- NASA’s Perseverance rover drove on Mars for the first time on Thursday.
- The rover snapped photos of its wheel tracks in the Martian dirt.
- Now NASA engineers and scientists are plotting Perseverance’s route to an ancient river delta.
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NASA’s Perseverance rover left its footprints on Mars on Thursday after going for its first drive. The jaunt proved the vehicle can make its way around the red planet.
Since Perseverance landed in Mars’ Jezero Crater on February 18, it has been calibrating its instruments and upgrading software. In this initial drive, Perseverance moved about 13 feet (4 meters) from its landing spot, made a 150-degree turn to the left, and backed up about 8 feet (2.5 meters) – a routine that it “executed perfectly,” according to NASA engineer Anais Zarifian.
As it drove, the rover’s navigation cameras snapped photos of its tracks in the dirt behind it.
“Our first drive went incredibly well,” Zarifian, who works on the rover’s mobility team, said in a press briefing on Friday. “I don’t think I’ve ever been happier to see wheel tracks, and I’ve seen a lot of them.”
The team has another, longer drive planned for the rover late on Friday, and is hoping for yet another on Saturday.
“So many people I can’t even count have worked towards this very moment for years,” Zarifian said. “It’s just amazing to see. I don’t think the team could’ve been happier.”
Life in the fast lane
Perseverance spent seven months flying through space to reach Mars. Since its landing, it has been adjusting to Mars life, getting its space legs, and preparing for its mission: to spend at least two years scouring an ancient Martian lake bed for signs of fossilized alien microbes. Perseverance is equipped to trek across Martian cliffs and dunes, and to collect up to 43 samples of Martian rock and dirt for a future mission to bring back to Earth.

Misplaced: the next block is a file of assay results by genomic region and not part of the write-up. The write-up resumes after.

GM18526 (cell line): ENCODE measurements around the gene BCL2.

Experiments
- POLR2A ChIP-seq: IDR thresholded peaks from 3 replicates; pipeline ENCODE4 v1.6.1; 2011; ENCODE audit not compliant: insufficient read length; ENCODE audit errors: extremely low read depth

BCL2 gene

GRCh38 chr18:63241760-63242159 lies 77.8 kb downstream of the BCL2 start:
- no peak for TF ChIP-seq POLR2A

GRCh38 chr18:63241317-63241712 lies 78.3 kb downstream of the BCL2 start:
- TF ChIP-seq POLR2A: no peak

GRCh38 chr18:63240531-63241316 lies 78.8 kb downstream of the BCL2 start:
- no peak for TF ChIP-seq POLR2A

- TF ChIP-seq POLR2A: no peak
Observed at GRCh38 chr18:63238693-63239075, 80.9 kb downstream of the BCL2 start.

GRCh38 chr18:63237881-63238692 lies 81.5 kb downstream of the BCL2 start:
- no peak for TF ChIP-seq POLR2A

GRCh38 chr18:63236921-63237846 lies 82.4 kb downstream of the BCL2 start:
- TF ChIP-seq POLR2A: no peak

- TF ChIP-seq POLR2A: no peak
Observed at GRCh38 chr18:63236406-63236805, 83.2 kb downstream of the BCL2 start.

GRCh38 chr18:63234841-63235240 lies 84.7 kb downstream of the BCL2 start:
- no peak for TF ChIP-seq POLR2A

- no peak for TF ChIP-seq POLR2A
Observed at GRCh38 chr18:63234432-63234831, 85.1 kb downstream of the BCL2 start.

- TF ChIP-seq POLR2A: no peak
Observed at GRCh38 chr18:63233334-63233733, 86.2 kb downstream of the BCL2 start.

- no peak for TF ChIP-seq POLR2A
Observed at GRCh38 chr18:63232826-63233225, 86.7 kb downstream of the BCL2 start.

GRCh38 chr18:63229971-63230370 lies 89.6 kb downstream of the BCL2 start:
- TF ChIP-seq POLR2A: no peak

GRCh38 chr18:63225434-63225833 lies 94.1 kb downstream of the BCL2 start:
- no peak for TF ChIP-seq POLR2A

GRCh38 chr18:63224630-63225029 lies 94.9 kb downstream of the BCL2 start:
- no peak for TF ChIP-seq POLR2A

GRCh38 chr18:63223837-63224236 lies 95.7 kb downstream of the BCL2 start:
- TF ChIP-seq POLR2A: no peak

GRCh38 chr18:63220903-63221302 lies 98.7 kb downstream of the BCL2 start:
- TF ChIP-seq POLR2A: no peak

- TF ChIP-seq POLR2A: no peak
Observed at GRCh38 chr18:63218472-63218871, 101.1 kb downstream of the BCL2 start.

The rover is better prepared for the rugged Martian terrain than any vehicle before it. Because of the Jezero Crater’s watery past, the area is rich with scientific potential, but NASA didn’t have the technology to explore it until now. Perseverance will have to navigate boulder fields, sand dunes, and cliffs hundreds of feet tall. It may even climb the crater rim in a few years.
It can do this thanks to its six titanium wheels, which each have their own motor. The wheels are narrower and their metal is thicker than on previous rovers, and each is lined with 48 cleats. That makes the wheels more resistant to the sharp rocks that tore holes in the wheels of Perseverance’s predecessor, Curiosity.
The rover can’t rotate those wheels while it’s driving, though – it has to stop whenever it needs to change direction. At its fastest, the rover moves at 0.1 miles per hour.
Still, in terms of miles it can cover per day, Perseverance drives about five times faster than Curiosity. That’s because the rover’s computers can process images and navigate while it drives. So it doesn’t have to pause for calculations every time it sees a new obstacle.
“‘Perseverance can walk and chew gum at the same time,’ is the phrase we like to use,” Zarifian said. “Which means more time to do science.”
Perseverance is at a crossroads
NASA’s Perseverance engineers and scientists are already planning routes for the rover to travel in order to reach the the river delta that once fed Lake Jezero.
They’ve picked two potential paths. The counterclockwise route, going north, has easier terrain, but the southern route would take Perseverance past some mineral deposits left over from the river delta.
“We’re working with engineers now to determine which path is most efficient and safest and most scientifically interesting for the rover to explore,” Katie Stack Morgan, the mission’s deputy project scientist, said in the briefing.
Both paths would end below the delta’s 200-foot-tall cliffs. From there, the team aims to climb the rover up to the ancient river’s mouth.
But before Perseverance starts on either path, it has a major task to complete. In the spring, the rover is scheduled to drop the first-ever interplanetary helicopter out of its belly – a four-pound drone called Ingenuity. The small rotocraft will then attempt up to five test flights while Perseverance’s cameras look on.
Then the rover will turn its lenses toward the cliffs, put those wheels to work, and begin its hunt for signs of alien life.